Patients usually see a doctor long after pain and disability have begun to affect their health and quality of life negatively. The only way I’m ever going to discover what’s causing your problems is through active listening and a willingness to spend as much time as necessary to have a complete understanding of the case.
The second dimension is “Diagnosis.”
Here I point to my years of experience as a professor at the University of California Los Angeles, and a member of the Cedars-Sinai Institute of Spinal Disorders. Time and again I see cases that remind me that every diagnosis is unique to the patient and their circumstances. Indeed, there are similar outcomes – vis-à-vis treatment solution. However, the differences only begin with the physiology of the case and how the condition impacts the body.
Every diagnosis should take into consideration future problems. Where the spine is concerned, we must plan ahead. The patient does not to merely want to “get better” – they want to become “greater than better.”
The third dimension is “Action.”
There are four major types of surgery you can have to relieve neck and back pain: laminectomy, discectomy, spinal fusion, and artificial disc replacement. However, my approach for the treatment of spinal disorders is to weigh all possible actions – not just surgical.
There are also options like physical therapy. But I may recommend actions that can help strengthen the body and reduce inflammation from the inside out – nutrition, fitness, body chemistry and supplements. I may also recommend asymptotic disease screening and pain management. Just as each diagnosis is unique, every action is exclusive to the case and the patient.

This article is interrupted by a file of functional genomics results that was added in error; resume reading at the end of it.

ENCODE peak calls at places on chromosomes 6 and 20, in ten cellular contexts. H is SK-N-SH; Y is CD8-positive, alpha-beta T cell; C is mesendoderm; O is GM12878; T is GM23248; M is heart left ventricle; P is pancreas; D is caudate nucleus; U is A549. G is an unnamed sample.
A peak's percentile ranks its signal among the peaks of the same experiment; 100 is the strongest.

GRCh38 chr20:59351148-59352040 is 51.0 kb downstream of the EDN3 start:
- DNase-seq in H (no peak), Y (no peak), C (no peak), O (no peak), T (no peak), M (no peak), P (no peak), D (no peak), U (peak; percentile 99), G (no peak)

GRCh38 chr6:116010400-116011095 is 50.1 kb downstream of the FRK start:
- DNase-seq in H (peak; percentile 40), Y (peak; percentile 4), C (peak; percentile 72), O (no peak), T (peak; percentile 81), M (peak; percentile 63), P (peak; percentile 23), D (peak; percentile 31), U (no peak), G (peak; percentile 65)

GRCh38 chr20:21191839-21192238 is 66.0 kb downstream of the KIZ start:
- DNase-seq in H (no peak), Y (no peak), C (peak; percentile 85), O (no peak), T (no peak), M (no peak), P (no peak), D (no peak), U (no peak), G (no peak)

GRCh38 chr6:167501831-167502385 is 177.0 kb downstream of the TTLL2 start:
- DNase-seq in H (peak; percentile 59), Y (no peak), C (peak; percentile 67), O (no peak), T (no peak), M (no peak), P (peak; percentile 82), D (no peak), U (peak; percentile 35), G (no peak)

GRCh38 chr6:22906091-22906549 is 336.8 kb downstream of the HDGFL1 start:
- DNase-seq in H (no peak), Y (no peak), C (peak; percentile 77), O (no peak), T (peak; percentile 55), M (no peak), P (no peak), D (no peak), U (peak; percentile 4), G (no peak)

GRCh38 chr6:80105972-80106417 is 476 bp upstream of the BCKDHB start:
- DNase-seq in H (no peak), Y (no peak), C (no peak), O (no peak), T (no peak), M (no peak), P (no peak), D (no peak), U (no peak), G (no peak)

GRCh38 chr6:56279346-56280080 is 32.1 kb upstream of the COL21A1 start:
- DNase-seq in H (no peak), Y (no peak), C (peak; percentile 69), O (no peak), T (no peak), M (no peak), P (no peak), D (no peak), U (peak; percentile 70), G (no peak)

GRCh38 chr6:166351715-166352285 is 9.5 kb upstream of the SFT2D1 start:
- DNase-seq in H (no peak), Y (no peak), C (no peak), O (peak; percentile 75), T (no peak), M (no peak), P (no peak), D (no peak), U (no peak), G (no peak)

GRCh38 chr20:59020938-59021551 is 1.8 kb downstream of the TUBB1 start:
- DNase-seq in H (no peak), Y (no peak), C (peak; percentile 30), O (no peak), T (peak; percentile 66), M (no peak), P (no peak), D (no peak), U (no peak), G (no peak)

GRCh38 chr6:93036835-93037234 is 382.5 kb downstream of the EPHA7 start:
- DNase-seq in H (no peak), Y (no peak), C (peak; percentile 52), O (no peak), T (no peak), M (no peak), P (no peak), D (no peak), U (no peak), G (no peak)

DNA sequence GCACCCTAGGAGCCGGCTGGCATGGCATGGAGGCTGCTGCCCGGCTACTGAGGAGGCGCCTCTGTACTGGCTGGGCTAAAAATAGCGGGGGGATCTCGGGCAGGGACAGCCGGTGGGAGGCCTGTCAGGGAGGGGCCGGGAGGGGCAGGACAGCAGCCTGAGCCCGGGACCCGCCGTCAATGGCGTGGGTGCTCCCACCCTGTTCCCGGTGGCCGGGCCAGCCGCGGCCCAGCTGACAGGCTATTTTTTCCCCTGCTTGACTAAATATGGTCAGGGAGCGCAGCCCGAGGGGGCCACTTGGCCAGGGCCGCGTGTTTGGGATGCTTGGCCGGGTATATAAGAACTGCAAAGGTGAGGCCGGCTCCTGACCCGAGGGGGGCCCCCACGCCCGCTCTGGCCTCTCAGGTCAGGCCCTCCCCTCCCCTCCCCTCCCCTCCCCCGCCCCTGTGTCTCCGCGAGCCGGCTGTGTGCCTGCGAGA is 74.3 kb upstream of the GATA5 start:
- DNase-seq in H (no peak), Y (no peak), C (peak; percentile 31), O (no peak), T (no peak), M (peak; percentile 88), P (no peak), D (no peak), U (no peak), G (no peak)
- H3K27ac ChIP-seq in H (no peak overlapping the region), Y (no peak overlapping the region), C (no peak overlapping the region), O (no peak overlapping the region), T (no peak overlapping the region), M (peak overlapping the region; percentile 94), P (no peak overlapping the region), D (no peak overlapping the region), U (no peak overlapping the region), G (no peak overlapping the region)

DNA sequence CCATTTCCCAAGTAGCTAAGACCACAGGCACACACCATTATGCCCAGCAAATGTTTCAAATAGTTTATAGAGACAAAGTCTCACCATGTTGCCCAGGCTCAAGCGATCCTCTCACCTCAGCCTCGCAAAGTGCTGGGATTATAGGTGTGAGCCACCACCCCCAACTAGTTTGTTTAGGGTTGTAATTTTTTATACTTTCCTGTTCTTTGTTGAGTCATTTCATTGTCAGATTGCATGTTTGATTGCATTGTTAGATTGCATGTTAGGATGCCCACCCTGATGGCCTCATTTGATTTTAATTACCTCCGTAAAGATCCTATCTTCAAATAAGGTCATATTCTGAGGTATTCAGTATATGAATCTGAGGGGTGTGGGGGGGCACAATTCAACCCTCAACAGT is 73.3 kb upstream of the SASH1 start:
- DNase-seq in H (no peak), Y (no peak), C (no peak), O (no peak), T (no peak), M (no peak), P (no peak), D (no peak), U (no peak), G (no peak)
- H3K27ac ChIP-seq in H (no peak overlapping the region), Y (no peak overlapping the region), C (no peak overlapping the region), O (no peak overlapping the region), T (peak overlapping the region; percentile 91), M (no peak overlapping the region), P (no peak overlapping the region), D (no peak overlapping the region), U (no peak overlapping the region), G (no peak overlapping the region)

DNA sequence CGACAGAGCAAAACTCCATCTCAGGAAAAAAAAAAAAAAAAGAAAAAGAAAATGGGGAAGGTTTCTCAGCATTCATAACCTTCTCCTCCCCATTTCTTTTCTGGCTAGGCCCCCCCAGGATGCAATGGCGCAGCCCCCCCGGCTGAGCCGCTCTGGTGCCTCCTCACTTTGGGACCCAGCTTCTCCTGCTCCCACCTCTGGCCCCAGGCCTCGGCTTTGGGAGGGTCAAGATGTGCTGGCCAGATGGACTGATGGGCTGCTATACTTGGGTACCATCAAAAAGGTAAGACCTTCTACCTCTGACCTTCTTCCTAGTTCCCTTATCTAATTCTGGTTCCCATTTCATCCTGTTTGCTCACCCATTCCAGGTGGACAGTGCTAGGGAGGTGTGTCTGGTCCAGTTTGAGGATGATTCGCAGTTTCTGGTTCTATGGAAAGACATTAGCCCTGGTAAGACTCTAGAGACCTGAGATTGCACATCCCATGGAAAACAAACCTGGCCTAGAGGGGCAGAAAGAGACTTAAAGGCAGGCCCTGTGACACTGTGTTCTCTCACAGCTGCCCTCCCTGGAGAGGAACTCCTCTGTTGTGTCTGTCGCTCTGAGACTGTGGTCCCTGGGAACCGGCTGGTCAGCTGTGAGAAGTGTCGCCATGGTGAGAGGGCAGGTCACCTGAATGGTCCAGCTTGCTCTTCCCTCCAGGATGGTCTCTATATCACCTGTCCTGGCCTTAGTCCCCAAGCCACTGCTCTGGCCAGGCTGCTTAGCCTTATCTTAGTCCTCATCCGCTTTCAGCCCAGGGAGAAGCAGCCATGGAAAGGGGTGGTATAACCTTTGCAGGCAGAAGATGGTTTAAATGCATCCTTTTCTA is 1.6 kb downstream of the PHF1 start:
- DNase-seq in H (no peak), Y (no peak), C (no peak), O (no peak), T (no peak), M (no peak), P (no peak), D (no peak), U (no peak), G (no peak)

The fourth dimension is “Time.”
Consider how the system causes us to wait before we see a doctor. We may allow a condition to grow so acute that we’re doubled over in agony as we stagger into the doctor’s office.
In the case of my patient, her primary care physician prescribed pain medication for a partially herniated disc. She lived like that for a while until the disc completely collapsed and the pain became unmanageable. That’s what led to her surgeons’ recommendation for spinal fusion surgery. What I would call the “end game” for spinal treatment, became her “go-to.” I would have prescribed a partial microdiscectomy. With some physical therapy and a fitness and nutrition program, she might have delayed further surgery for a few years – or indefinitely.
When I reach back to diagnosis and action, I plan for time: time to heal, time to recover, time for possible resurgery or additional actions. As part of this calculus, I see spinal fusion as the end-game because we end the pain by ending motion. There’s nothing else after fusion. But if I weigh time as I reach for a diagnosis, then the course of action becomes holistic: preserving natural range of motion longer with incremental treatments like microlaminectomy-discectomy or artificial disc replacement. Or what if I can avoid surgery altogether?
Some people wait because they want to. They have their reasons. But keep in mind that people who have a successful spine surgery don’t often brag about it. Instead, they’re out there, enjoying their lives with a full range of motion. The fact is, the most successful patients work ahead of their problems, identify early issues with their doctors, and become proactive in maintaining their health. And that takes time.